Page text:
Shock and alarm may have been the emotions that first started Anna Deavere Smith’s path to create “Notes From the Field,” but it was love that fueled the one-woman play through the process.

“It was very alarming to realize that poor kids are pathologized and sent to jail for things that middle class and rich kids could do and have it called mischief,” Smith tells Variety. But then her work took her to the Yurok Reservation, where she says she “fell in love” with the Yurok people. “And then love was carrying me from there on.”

“Notes from the Field” explores the lives of people who were incarcerated as youths, as well as those who are fighting for justice in a number of ways, including Bree Newsome, who was arrested for civil disobedience in 2015 after she climbed the South Carolina State House flagpole and removed the Confederate flag and Niya Kenny, who went to jail after intervening when a police officer ripped a teenage girl out of her classroom chair.

The film follows in the footsteps of Smith’s previous works, including “Fires in the Mirror” and “Twilight: Los Angeles, 1992,” in process, format and tone, with Smith performing a range of character monologues. (The former told the stories of the 1991 riots in Crown Heights, while the latter looked at the riots that followed the beating of Rodney King.) For “Notes From the Field,” Smith constructed the monologues from the hundreds of interviews she conducted (250 in four locations, starting in Northern California with the Yurok).

The piece explores stories that were widely told in the media, such as the death of Freddie Gray and the work Sherrilyn Ifill is doing as the head of the NAACP legal defense and educational fund, as well as some news items that had shorter shelf lives, such as Newsome and Kenny’s stories.

“Most people, when they think about youth in the criminal justice system, seem to think about boys,” Smith says. “Something’s the matter with that. Girls have a story, too.”

Smith says that girls often get in trouble with police for “running their mouths,” as with Kenny, as well as a 14-year-old McKinney girl who was thrown to the ground by a corporal called to investigate a “disturbance” at a pool party in 2015.

“When I think of my friends who have teenage daughters, they become very concerned about the vulnerabilities of their bodies in sexual actions, but in this particular climate, in these particular schools where there are police officers walking the halls, the young ladies are as vulnerable as boys to guns, to handcuffs, to being physically thrown around,” Smith says, adding that even those in middle class neighborhoods, as Kenny was, are not immune. “We forget that these boys and girls are boys and girls in the hands of the powerful criminal justice system.”

What was important to Smith is not just the power of the stories, but the way in which they are told. For the 90-minute movie, she says she has over 300 hours of material.

“Out of that I really pick the moments in that where I say the people are talking but for me they start to sing,” Smith says of her process. “That’s my metaphor. They start to speak in very, very particular creative ways.”

Adding different voices and physicalities to the characters, not to mention costumes and set pieces (both practical and digital projections behind her), added more texture to the story Smith wanted to tell. “I think of it as a painting or tapestry now,” she says.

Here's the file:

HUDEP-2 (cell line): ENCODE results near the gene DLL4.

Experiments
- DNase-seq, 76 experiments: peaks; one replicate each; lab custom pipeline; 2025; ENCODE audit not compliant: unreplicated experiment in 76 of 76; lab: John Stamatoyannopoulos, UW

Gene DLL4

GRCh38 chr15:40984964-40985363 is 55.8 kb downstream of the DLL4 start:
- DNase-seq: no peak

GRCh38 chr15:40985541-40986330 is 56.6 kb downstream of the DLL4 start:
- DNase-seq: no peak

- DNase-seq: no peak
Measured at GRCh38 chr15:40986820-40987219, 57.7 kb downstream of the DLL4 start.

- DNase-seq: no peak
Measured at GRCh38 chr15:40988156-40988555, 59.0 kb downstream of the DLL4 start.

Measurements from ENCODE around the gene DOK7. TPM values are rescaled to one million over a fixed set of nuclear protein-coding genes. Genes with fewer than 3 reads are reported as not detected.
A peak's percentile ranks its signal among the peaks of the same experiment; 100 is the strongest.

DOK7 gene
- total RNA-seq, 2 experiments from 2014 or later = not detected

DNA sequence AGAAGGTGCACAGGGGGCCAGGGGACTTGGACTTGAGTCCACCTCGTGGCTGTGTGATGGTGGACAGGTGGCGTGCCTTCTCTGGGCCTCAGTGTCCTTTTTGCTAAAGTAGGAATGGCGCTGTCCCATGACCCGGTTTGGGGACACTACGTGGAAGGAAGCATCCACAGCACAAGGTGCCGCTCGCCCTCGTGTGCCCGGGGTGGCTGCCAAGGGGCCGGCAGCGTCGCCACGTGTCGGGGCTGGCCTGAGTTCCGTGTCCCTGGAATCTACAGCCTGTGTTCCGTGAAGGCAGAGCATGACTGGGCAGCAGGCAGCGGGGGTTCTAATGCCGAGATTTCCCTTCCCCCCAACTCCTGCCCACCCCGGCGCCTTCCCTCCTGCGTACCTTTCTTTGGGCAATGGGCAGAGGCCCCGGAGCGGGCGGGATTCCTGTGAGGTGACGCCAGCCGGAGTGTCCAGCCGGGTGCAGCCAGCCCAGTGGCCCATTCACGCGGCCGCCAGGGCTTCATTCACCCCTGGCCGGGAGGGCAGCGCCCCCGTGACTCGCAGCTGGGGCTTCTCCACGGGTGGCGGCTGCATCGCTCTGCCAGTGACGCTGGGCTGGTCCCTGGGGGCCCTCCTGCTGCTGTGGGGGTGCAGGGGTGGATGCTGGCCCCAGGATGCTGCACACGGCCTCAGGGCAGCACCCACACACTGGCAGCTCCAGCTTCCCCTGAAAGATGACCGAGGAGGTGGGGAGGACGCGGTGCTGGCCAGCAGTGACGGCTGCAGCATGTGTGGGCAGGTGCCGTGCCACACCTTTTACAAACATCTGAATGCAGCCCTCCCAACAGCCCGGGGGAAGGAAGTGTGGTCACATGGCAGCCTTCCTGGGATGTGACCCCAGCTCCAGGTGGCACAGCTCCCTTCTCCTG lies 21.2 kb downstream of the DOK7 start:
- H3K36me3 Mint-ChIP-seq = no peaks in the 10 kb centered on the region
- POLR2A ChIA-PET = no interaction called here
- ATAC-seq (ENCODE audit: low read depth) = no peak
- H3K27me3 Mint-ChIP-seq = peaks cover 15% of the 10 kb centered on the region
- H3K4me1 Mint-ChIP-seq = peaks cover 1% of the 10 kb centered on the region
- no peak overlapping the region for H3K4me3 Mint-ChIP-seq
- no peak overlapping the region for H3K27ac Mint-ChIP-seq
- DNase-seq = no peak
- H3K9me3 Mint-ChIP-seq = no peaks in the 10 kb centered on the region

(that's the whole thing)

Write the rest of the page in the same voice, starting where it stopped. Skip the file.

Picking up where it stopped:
Smith began working on “Notes From the Field” in 2012, during a very different political climate, let alone entertainment landscape. She performed it live Off-Broadway in late 2016 before adapting it for television.

She buried herself in the work, continuing to make tweaks and edits to the material up until showtime. It was a way to keep finessing the language, which she wanted to be “very, very beautiful” but it was also a way of ensuring the storytelling would be emotional each time.

“Basically when we’re in rehearsal, I write a new play every day until it opens,” Smith says. “So it’s really like waiting for Jell-O to gel — a lot of patience and a lot of work.”

Adapting the stage play to a televised version for HBO meant more finessing, not only to ensure she hit the right runtime but also to be able to speak to a wider audience. She also plans to bring the HBO version of “Notes From the Field” to a variety of communities and “maybe a couple of high schools, if we’re lucky” to screen the project and “keep the conversation going on a grassroots level.”

“Notes From the Field” is designed to hold a mirror up to society — which means not every character Smith portrays has a happy ending. (Taos Proctor, one of the Yurok who she fell in love with during the process of making this project, suffered bad burns from a fire and required hospitalization.) But she is particularly proud to report that quite a few are stepping into leadership roles and working towards a greater good.

From her vantage point, Smith says, “injustice continues to prevail in a way that is very disturbing.” But there has been a change in the way we can address it.

While it was “revolutionary” when George Holliday videotaped police officers beating Rodney King in the early 1990s, now everyone is walking around with a camera in his or her pocket and the potential to capture what they see — and share it live.

“Technology gives the average walking person the opportunity to reveal what’s happening in their communities,” Smith says. “I think that what we were looking at when I wrote ‘Twilight’ was really the criminal justice system, and now we have the chance to see that another public institution — a very important public institution — our public school system is frayed. Maybe it was in a bad state then, but we weren’t looking as closely as a nation at it as we are now.”

“Notes From the Field” premieres Feb. 24 on HBO.